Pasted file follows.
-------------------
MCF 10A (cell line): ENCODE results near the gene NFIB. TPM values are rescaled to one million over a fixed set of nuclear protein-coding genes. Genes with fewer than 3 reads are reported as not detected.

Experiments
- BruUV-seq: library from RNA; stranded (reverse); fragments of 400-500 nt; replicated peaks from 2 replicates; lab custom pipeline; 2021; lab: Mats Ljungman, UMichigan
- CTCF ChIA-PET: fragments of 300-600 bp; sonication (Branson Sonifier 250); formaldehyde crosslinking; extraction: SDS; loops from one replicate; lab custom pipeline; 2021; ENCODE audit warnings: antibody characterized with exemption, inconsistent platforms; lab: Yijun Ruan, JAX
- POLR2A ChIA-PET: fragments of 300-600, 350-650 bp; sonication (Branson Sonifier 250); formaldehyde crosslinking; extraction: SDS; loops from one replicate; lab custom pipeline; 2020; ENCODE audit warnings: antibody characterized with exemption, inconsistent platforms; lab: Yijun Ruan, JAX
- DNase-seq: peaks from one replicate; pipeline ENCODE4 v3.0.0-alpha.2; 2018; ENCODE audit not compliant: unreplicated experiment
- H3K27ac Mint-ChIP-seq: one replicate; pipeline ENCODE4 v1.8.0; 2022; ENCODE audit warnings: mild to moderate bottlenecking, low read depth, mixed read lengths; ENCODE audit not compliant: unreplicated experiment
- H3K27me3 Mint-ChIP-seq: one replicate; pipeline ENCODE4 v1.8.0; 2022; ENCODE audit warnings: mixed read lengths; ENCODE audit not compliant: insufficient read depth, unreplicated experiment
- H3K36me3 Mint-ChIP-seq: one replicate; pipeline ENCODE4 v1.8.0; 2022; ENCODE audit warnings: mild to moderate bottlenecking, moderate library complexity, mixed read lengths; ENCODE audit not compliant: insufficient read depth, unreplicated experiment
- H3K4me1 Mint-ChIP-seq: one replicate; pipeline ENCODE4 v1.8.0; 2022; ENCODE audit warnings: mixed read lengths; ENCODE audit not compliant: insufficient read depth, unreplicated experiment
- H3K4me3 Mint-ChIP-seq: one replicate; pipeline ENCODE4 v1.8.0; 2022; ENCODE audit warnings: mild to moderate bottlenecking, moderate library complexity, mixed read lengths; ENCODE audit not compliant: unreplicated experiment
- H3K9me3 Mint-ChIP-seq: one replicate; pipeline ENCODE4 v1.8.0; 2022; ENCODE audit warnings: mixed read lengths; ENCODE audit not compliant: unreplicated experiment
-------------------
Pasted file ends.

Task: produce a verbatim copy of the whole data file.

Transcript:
MCF 10A (cell line): ENCODE results near the gene NFIB. TPM values are rescaled to one million over a fixed set of nuclear protein-coding genes. Genes with fewer than 3 reads are reported as not detected.

Experiments
- BruUV-seq: library from RNA; stranded (reverse); fragments of 400-500 nt; replicated peaks from 2 replicates; lab custom pipeline; 2021; lab: Mats Ljungman, UMichigan
- CTCF ChIA-PET: fragments of 300-600 bp; sonication (Branson Sonifier 250); formaldehyde crosslinking; extraction: SDS; loops from one replicate; lab custom pipeline; 2021; ENCODE audit warnings: antibody characterized with exemption, inconsistent platforms; lab: Yijun Ruan, JAX
- POLR2A ChIA-PET: fragments of 300-600, 350-650 bp; sonication (Branson Sonifier 250); formaldehyde crosslinking; extraction: SDS; loops from one replicate; lab custom pipeline; 2020; ENCODE audit warnings: antibody characterized with exemption, inconsistent platforms; lab: Yijun Ruan, JAX
- DNase-seq: peaks from one replicate; pipeline ENCODE4 v3.0.0-alpha.2; 2018; ENCODE audit not compliant: unreplicated experiment
- H3K27ac Mint-ChIP-seq: one replicate; pipeline ENCODE4 v1.8.0; 2022; ENCODE audit warnings: mild to moderate bottlenecking, low read depth, mixed read lengths; ENCODE audit not compliant: unreplicated experiment
- H3K27me3 Mint-ChIP-seq: one replicate; pipeline ENCODE4 v1.8.0; 2022; ENCODE audit warnings: mixed read lengths; ENCODE audit not compliant: insufficient read depth, unreplicated experiment
- H3K36me3 Mint-ChIP-seq: one replicate; pipeline ENCODE4 v1.8.0; 2022; ENCODE audit warnings: mild to moderate bottlenecking, moderate library complexity, mixed read lengths; ENCODE audit not compliant: insufficient read depth, unreplicated experiment
- H3K4me1 Mint-ChIP-seq: one replicate; pipeline ENCODE4 v1.8.0; 2022; ENCODE audit warnings: mixed read lengths; ENCODE audit not compliant: insufficient read depth, unreplicated experiment
- H3K4me3 Mint-ChIP-seq: one replicate; pipeline ENCODE4 v1.8.0; 2022; ENCODE audit warnings: mild to moderate bottlenecking, moderate library complexity, mixed read lengths; ENCODE audit not compliant: unreplicated experiment
- H3K9me3 Mint-ChIP-seq: one replicate; pipeline ENCODE4 v1.8.0; 2022; ENCODE audit warnings: mixed read lengths; ENCODE audit not compliant: unreplicated experiment